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BMW 3-Series (E90 E92) Forum > E90 / E92 / E93 3-series Technical Forums > DIY Guides > Replaced my brake pads in my 335!



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Mr. 5's Avatar Replaced my brake pads in my 335!
Mr. 5
08-04-2007
First of all, Do this at your own risk! Although this is somewhat an easy task, you are dealing with the brakes in your car! I take no responsibility for the mistakes that you make and this is just a guide for those who want to do the work themselves.
Now, since all of that mumbo jumbo is...
  #154  
By Tate325xi on 07-17-2012, 04:15 PM
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Quote:
Originally Posted by hookah66 View Post
From my limited knowledge, I do not see any major changes in the configuration of the Ate floating calipers. From my 2002 e46 328xi to 2009 e93 328i convertible, the basic set up of the floating calipers, the rotor and the pads are identical. Just make sure the parts are specific to your built year, there is major variations between the production lines. So you must to furnish your VIN number prior to ordering any brake components. The bolts that retain the floating calipers require good torque to loose them, you must do on a lift in order to get the appropriate leverage, and make sure you torque back to the spec's without any anti-sizing compounds, for these are high tensile bolts. The rotors are designed for eazy pop out for they are retained with just one single torx. I guess it is common practice to change the rotors for those who track. You do not have to change the rotors if it is not scoured, not pitted or uneven worn. Mine are approaching 47K and I do not get any fluttering or shimmering at all. You need at least a 1/2 socket drive with deep sockets whenever working on any of undercarriage components. A 3/8 drive socket will not give you enough force to loosen high tensile bolts.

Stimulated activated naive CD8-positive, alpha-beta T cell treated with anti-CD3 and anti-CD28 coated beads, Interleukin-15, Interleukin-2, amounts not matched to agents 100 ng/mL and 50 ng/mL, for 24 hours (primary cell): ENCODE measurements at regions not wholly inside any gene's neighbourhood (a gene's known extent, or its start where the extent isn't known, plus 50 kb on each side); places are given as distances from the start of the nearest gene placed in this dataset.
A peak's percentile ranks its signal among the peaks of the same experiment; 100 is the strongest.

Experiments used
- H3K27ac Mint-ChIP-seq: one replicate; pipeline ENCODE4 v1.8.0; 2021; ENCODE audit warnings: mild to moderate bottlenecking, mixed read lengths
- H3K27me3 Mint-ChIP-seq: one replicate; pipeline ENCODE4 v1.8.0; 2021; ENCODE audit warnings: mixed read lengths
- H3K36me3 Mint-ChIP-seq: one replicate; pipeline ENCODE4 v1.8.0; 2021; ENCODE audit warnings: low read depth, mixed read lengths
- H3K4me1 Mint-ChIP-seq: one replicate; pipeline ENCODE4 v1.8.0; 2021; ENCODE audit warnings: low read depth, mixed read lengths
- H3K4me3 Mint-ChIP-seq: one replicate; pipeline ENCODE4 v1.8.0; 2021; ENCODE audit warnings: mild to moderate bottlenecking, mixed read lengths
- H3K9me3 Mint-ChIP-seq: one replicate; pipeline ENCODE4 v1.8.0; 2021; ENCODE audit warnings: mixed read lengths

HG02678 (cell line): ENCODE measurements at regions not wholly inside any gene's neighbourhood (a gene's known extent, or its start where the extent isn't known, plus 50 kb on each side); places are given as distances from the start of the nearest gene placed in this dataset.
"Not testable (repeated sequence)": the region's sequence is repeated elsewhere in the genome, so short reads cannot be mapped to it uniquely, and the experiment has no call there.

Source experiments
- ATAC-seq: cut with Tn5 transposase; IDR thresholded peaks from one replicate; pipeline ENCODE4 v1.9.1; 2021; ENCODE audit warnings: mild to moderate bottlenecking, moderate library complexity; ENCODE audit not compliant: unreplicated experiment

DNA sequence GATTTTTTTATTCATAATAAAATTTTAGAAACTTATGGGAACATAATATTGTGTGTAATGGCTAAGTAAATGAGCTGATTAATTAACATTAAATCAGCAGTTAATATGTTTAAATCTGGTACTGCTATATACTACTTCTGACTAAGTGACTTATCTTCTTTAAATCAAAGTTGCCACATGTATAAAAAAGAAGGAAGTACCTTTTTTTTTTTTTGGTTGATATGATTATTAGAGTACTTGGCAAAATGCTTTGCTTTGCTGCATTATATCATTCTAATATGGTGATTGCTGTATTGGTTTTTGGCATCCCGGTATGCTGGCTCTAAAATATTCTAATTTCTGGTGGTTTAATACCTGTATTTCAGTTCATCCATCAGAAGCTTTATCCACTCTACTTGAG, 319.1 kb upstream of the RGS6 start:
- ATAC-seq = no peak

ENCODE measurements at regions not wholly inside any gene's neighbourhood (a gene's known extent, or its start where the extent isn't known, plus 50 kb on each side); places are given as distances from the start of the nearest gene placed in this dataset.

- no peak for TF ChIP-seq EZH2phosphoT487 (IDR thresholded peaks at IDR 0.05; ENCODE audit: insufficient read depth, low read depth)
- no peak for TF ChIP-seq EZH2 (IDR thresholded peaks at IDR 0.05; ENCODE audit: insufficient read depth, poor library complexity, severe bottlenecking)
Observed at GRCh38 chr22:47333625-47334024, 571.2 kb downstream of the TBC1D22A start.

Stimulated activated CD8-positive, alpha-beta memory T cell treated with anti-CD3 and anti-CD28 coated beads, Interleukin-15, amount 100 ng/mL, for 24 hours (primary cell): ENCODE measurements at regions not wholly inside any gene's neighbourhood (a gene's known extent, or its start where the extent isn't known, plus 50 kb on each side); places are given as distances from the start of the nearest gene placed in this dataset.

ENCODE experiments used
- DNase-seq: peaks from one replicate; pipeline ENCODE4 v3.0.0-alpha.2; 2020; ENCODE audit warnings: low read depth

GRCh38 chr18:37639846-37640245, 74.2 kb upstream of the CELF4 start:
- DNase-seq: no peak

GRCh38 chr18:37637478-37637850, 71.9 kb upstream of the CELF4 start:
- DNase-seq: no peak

I don't have access to a lift, do you think it can be done with a breaker bar on jackstands? And what size of breaker bar do I need?
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  #155  
By obert on 08-08-2012, 10:14 AM
Great DIY

I am getting ready to put new pads on my 335xi

I have not hit the wear sensor so I don't think I will need to replace the sensor ?